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So I bought this big box of junk laptops

Computers and TechnologyPublished June 16, 2017 at 6:33 am No Comments

So I bought this big cardboard box full of junk laptops…

I paid $50.00 for it and I really believe the guy thinks he ripped me off.

At first glance all the hard drives and memory had been stripped out of them.

Some of them even had the CD/DVD drives missing and a few had broken screens.

Most of them had  no batteries.

But I got to looking through these and found a few memory sticks.

I also found a few batteries and matched them up to different laptops.

I started plugging them in to see if the fans powered on.

Some would, many wouldn’t.

So I sort the ones that appear promising from those that are probably true junk.

This gives me 3 stacks of laptops… promising, parts, and junk.

The junk is what is left inside of the large cardboard box in the picture above.

With a copy of HIREN’S BOOT CD…

I started matching RAM, batteries, and power supplies, and then testing them to boot.

Hummm…

What do you know… Some of these boot up and run Mini XP and Linux…

So a order a lot of hard drives off from Ebay for $30.00

I already had CD/DVD drives and managed to boot a few into Linux from a USB drive…

Paying attention?

At this point I have $80.00 sank into a box of junk… lol… 🙂

Oh yeah… The guy threw in a 12 yr old tower with Windows Vista installed.

Of course the system was passworded off, and he probably didn’t know how to hack it.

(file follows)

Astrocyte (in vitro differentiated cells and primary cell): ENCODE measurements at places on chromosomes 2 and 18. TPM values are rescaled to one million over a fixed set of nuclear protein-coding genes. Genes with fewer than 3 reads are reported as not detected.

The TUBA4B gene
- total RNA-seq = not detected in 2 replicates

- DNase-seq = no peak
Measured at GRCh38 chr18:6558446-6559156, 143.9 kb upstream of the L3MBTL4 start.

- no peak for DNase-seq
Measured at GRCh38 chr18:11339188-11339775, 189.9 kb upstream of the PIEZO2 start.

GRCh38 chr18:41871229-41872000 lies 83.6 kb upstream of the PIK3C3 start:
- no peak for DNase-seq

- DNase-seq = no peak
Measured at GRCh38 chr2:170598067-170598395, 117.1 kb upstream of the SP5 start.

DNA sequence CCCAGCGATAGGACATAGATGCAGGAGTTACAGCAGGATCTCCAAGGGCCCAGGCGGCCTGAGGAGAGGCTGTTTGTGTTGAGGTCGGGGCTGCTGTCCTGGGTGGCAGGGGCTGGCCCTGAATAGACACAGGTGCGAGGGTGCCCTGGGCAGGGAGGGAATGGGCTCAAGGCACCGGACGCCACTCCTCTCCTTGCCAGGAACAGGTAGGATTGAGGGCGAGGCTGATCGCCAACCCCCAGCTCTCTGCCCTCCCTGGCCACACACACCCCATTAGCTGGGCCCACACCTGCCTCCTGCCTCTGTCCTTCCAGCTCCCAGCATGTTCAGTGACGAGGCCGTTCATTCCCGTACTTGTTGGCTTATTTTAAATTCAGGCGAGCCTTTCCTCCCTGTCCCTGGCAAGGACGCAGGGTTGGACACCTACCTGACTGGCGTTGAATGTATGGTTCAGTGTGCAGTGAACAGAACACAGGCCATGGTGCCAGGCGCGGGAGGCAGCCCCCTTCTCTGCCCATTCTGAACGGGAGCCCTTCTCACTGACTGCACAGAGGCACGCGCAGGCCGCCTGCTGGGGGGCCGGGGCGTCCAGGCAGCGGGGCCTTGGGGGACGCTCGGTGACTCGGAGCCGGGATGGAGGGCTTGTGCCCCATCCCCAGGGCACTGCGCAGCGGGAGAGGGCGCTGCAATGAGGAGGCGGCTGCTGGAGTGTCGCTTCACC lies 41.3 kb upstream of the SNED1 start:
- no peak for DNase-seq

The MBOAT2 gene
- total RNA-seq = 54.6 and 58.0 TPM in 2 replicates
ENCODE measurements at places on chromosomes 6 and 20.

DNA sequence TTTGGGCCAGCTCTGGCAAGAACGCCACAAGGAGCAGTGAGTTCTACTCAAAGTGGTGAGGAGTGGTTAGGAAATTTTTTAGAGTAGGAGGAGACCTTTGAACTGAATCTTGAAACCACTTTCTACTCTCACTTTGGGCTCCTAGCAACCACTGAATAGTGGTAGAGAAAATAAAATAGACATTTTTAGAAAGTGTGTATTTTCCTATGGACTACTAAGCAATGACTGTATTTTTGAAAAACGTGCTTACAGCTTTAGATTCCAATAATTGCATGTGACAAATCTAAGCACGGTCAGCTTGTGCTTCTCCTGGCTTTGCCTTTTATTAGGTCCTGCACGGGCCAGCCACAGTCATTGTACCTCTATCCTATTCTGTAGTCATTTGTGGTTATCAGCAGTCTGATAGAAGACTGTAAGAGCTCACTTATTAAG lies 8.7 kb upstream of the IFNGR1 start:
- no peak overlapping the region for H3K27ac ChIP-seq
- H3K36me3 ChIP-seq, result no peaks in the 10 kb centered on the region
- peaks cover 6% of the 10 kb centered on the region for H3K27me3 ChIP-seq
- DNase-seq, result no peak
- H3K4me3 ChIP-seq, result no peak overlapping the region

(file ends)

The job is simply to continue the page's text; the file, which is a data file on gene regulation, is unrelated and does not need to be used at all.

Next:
So here’s how things go…

I hack the password on the old Vista tower and recover the OS to factory…

Allow Vista to update via Windows Automatic Updates.

Install Firefox.

Install the 2017 security patch…

and play around with the Vista tower for a few days until the hard drives arrive.

My box of hard drives arrive and the first laptop I grab is an ASUS.

The BIOS is locked on the ASUS and I have to figure out how to crack the password.

Pretty simple since somebody has posted 10 years worth of default passwords online…

The password is a hashed string depending upon the date.

Even an old list will work.

Just so long as the month, day, and last number of the year match… you got a password.

So I install windows 7 and everything is going smoothly…

until…

“This version of windows can not be automatically activated online.”

So I call Microsoft and give them the A | B | C | D | E | F | G | H strings

that were generated by windows using my license/key number.

The automated system then directs me to enter some numbers and letters in

each of the spaces (and the system goes really fast) and Windows is activated.

I end end up doing the same with a TOSHIBA laptop…

New hard drive, install windows 7, call Microsoft to activate, and it works.

Next up was an old DELL that had a Windows XP license on it… but I wanted Windows 7.

Oddly enough, the DELL activated automatically using the KEY on my DVD.

Next was another DELL with some advanced form of XP on it…

I have never seen such a streamlined version of Windows XP in my life.

I put it aside and will only clean unnecessary files off from it.

It’s a fine little machine to be a 12 yr old laptop.

So I ended up with 4 laptops and 1 tower out of the deal.

I figure each one is worth at least $25.00 each.

(this is before I start on the last laptop that shows promise)

So I spent $50.00 + $30.00 = $80.00 … Eighty dollars…

and I ended up with what I value as $125.00 worth of computers.

So I didn’t do too bad this time around.

Plus I have extra parts for other projects.

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